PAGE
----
Honor Bright sailed from England to America in 1850 with her sister, Grace, who is betrothed to a fellow Quaker in Ohio. After Grace’s death, Honor is left in the awkward position of an outsider, searching for her place in an unsettled land of restless change where even the Quakers are different from those she had known at home. She finds solace in writing letters to friends and family in England and in the exquisite quilting skills that tie her to her old life and offer some hope of ties to a new one. Honor’s only true American friend is Belle, the unorthodox milliner who clandestinely aids runaway slaves, even as her rough and charismatic brother, Donovan, hunts them down. Horrified by the realities of slavery, Honor faces the new complexities of the Fugitive Slave Law and the challenges it poses for the Quakers and for her personally. Chevalier (Girl with a Pearl Earring, 2000) offers a cast of strong characters wrestling with thorny personalities, the harsh realities of the frontier, and the legal and moral complexities of American slavery. --Vanessa Bush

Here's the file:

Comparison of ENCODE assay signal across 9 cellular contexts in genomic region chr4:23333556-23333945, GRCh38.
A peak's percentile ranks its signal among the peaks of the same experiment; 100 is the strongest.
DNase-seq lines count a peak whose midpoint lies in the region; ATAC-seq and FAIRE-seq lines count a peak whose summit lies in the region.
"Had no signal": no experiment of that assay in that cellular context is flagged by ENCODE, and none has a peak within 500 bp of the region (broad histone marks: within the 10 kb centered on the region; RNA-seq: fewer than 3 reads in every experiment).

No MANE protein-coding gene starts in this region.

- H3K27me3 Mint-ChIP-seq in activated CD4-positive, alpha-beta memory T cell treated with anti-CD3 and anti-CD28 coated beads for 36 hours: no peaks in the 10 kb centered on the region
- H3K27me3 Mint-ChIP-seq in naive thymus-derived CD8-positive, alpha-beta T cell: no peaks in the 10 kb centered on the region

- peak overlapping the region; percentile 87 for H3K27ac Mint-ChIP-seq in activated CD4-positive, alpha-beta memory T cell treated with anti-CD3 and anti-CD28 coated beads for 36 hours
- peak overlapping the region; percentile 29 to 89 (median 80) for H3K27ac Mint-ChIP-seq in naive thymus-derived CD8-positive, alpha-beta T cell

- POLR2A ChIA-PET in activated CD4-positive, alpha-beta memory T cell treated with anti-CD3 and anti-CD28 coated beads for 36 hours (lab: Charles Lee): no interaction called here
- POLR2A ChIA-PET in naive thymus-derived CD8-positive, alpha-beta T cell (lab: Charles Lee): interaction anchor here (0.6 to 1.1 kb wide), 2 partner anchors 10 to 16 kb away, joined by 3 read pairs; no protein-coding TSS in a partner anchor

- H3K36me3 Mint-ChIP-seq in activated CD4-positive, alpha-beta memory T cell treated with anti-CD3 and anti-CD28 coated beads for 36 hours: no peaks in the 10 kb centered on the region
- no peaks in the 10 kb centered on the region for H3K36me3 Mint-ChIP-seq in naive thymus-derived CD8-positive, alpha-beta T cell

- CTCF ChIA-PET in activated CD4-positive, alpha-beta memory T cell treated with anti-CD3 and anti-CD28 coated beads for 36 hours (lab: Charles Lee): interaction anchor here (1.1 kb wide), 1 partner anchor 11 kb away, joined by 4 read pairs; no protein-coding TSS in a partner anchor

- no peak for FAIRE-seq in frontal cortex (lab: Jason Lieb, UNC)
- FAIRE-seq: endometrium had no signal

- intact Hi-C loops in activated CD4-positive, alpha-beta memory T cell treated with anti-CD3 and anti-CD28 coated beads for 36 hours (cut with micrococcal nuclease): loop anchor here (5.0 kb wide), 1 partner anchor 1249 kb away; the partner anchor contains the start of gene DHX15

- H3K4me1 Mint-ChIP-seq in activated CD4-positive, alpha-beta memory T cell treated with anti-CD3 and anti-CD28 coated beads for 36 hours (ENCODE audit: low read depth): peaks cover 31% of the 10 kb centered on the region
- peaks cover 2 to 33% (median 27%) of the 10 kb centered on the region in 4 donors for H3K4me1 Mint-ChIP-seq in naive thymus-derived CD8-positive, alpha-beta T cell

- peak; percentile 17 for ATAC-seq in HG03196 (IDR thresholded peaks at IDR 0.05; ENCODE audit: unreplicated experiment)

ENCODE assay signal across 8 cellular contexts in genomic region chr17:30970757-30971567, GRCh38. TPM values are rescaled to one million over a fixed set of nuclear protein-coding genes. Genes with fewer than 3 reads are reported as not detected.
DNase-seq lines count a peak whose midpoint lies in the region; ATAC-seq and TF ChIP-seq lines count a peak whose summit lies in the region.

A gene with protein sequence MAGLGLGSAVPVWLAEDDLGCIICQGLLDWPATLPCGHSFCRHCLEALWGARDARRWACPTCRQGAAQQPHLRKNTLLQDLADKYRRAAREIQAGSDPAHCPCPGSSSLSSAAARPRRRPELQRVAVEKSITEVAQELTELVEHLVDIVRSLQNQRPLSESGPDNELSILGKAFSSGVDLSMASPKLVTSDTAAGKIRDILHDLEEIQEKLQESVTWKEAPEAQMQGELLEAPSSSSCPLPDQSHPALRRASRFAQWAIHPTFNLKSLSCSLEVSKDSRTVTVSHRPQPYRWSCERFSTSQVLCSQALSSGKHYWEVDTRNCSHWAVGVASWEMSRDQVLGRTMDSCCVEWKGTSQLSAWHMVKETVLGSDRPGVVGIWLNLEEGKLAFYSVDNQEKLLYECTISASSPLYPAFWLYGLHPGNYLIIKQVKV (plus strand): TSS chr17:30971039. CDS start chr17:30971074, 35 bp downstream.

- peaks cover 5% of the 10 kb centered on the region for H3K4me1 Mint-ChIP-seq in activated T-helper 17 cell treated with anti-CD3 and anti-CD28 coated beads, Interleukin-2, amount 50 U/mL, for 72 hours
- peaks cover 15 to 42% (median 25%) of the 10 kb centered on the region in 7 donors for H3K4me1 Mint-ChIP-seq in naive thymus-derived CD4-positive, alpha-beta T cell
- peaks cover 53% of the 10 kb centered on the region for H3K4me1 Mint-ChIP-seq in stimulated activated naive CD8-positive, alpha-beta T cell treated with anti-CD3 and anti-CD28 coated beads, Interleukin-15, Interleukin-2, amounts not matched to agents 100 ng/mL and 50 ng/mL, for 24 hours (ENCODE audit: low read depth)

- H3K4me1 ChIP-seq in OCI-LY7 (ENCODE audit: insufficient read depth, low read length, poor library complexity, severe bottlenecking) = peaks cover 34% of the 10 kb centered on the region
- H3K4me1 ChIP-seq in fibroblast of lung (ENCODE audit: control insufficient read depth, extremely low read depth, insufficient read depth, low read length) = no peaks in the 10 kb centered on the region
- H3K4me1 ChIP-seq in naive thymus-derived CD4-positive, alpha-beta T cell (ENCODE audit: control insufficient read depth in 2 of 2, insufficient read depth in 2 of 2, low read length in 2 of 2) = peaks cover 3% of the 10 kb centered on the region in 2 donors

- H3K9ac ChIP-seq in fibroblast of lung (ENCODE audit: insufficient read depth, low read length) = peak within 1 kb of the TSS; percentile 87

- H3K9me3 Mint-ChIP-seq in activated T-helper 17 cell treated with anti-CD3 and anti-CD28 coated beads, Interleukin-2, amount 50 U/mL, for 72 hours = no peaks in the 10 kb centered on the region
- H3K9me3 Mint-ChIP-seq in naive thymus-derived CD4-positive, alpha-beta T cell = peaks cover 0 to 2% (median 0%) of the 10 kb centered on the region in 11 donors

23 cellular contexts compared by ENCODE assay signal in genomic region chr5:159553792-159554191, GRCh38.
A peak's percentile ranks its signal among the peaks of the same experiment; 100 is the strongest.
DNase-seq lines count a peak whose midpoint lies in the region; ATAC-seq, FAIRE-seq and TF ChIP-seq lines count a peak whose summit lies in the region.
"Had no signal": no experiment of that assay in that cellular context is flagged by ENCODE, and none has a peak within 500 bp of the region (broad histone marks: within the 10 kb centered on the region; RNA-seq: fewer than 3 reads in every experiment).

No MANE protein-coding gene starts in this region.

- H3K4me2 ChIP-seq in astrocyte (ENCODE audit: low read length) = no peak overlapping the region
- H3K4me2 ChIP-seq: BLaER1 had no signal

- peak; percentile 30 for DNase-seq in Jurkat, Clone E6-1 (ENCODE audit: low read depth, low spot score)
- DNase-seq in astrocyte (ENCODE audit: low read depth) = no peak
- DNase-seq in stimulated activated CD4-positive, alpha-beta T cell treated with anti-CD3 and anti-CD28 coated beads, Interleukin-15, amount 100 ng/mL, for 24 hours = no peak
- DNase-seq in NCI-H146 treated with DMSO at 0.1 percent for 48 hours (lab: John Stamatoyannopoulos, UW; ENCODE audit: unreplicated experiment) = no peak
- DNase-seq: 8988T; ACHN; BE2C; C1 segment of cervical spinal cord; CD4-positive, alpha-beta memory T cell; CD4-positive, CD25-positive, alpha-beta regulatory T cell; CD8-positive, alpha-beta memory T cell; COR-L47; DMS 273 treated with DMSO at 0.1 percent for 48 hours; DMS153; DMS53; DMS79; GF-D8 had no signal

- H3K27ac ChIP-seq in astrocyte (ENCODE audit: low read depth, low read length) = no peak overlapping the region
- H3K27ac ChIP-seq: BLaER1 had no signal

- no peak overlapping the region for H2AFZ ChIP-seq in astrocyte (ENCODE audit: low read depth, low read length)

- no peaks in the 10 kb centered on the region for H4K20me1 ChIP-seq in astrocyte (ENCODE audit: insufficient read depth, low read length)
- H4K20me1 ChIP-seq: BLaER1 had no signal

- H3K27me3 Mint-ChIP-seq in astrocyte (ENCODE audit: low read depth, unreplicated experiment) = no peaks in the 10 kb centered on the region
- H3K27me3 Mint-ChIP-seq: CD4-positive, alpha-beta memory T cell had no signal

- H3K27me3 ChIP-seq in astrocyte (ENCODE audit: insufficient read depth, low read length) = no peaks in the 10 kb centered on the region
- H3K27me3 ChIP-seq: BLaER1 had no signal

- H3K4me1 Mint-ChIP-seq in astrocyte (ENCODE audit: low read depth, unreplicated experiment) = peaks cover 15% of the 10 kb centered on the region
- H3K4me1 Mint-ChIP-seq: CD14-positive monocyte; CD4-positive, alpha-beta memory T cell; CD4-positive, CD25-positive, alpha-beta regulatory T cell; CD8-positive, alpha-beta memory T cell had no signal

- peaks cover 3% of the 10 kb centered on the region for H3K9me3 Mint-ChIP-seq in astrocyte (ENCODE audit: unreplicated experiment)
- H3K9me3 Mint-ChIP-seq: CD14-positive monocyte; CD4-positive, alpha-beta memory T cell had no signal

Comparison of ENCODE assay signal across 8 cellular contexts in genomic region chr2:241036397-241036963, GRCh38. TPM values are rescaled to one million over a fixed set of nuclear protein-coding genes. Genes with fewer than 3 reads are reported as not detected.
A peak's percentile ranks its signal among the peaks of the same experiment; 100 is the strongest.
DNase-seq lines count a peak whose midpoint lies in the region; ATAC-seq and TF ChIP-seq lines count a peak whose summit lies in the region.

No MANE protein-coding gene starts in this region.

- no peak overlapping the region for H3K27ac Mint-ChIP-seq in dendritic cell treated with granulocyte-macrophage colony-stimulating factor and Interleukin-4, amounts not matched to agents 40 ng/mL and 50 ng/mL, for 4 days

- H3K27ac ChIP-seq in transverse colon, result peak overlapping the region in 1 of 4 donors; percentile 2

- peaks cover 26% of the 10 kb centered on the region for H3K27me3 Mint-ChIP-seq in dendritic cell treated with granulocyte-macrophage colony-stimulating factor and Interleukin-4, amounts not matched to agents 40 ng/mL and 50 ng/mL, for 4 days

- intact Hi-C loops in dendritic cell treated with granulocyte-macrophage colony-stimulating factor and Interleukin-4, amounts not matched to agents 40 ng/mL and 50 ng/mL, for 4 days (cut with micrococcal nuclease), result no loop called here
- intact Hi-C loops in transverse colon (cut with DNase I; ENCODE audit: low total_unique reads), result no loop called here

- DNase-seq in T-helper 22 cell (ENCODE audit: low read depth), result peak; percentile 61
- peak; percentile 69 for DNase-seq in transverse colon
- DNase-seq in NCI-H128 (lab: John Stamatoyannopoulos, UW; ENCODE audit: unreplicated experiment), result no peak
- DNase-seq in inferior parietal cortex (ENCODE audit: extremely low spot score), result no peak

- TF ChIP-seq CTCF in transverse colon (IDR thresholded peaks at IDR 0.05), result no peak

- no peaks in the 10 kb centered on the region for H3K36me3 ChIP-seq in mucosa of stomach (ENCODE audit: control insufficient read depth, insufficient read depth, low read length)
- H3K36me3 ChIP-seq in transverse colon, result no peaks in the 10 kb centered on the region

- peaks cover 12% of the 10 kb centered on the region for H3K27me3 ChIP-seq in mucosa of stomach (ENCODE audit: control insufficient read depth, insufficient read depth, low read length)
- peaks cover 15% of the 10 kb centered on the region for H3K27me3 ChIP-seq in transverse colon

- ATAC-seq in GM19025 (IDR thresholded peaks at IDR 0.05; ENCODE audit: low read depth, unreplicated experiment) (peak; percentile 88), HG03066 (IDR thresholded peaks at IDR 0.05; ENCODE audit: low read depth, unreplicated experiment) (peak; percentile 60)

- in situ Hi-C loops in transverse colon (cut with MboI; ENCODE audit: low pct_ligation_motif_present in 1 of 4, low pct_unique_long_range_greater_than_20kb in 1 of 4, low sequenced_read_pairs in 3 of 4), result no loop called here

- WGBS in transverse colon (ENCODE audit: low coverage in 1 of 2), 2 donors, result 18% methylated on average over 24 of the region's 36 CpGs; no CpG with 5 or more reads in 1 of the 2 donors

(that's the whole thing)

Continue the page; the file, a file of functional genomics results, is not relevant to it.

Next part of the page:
“Chevalier admirably weaves historical figures and actual events into a compelling narrative.”
—San Francisco Chronicle (on Remarkable Creatures)
"Evokes entire landscapes...a master of voices."
—New York Times Book Review (on Falling Angels)
"Chevalier's signature talent lies in bringing alive the ordinary day-to-dayness of the past...lovingly evoked."
—Elle (on Burning Bright)
"Absorbing...[Chevalier] creates a world reminiscent of a Vermeer interior: suspended in a particular moment, it transcends its time and place."
—The New Yorker (on Girl With a Pearl Earring)
"Chevalier's ringing prose is as radiantly efficient as well-tended silver."
—Entertainment Weekly (on Falling Angels)